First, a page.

Socioeconomic inequalities in death rates from all causes combined widened from 1960 until 1990 in the U.S., largely because cardiovascular death rates decreased more slowly in lower than in higher socioeconomic groups. However, no studies have examined trends in inequalities using recent US national data.
We calculated annual age-standardized death rates from 1993–2001 for 25–64 year old non-Hispanic whites and blacks by level of education for all causes and for the seven most common causes of death using death certificate information from 43 states and Washington, D.C. Regression analysis was used to estimate annual percent change. The inequalities in all cause death rates between Americans with less than high school education and college graduates increased rapidly from 1993 to 2001 due to both significant decreases in mortality from all causes, heart disease, cancer, stroke, and other conditions in the most educated and lack of change or increases among the least educated. For white women, the all cause death rate increased significantly by 3.2 percent per year in the least educated and by 0.7 percent per year in high school graduates. The rate ratio (RR) comparing the least versus most educated increased from 2.9 (95% CI, 2.8–3.1) in 1993 to 4.4 (4.1–4.6) in 2001 among white men, from 2.1 (1.8–2.5) to 3.4 (2.9–3–9) in black men, and from 2.6 (2.4–2.7) to 3.8 (3.6–4.0) in white women.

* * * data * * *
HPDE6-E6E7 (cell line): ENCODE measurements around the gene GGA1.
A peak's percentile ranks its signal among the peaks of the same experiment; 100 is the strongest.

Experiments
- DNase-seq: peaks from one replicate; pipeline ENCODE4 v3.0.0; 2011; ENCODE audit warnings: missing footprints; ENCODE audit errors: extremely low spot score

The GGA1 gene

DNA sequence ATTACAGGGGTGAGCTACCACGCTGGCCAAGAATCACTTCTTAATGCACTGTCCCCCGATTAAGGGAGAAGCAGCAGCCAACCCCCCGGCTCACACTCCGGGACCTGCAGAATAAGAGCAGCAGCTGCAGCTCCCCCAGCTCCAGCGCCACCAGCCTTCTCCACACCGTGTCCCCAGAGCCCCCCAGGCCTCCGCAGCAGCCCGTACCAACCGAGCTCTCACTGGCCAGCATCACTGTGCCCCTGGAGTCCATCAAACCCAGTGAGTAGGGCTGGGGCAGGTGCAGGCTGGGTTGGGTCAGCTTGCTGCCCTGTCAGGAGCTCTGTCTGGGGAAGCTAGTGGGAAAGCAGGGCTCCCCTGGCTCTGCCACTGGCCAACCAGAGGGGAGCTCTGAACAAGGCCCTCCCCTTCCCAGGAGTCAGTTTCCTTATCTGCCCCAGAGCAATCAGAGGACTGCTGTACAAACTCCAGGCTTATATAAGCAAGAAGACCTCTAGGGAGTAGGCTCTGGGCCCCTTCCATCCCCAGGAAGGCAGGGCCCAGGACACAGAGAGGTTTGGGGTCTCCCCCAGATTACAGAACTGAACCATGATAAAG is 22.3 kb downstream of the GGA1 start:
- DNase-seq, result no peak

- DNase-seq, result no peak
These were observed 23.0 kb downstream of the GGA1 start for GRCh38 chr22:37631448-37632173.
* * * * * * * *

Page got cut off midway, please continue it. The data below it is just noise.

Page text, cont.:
Socioeconomic inequalities in mortality are increasing rapidly due to continued progress by educated white and black men and white women, and stable or worsening trends among the least educated.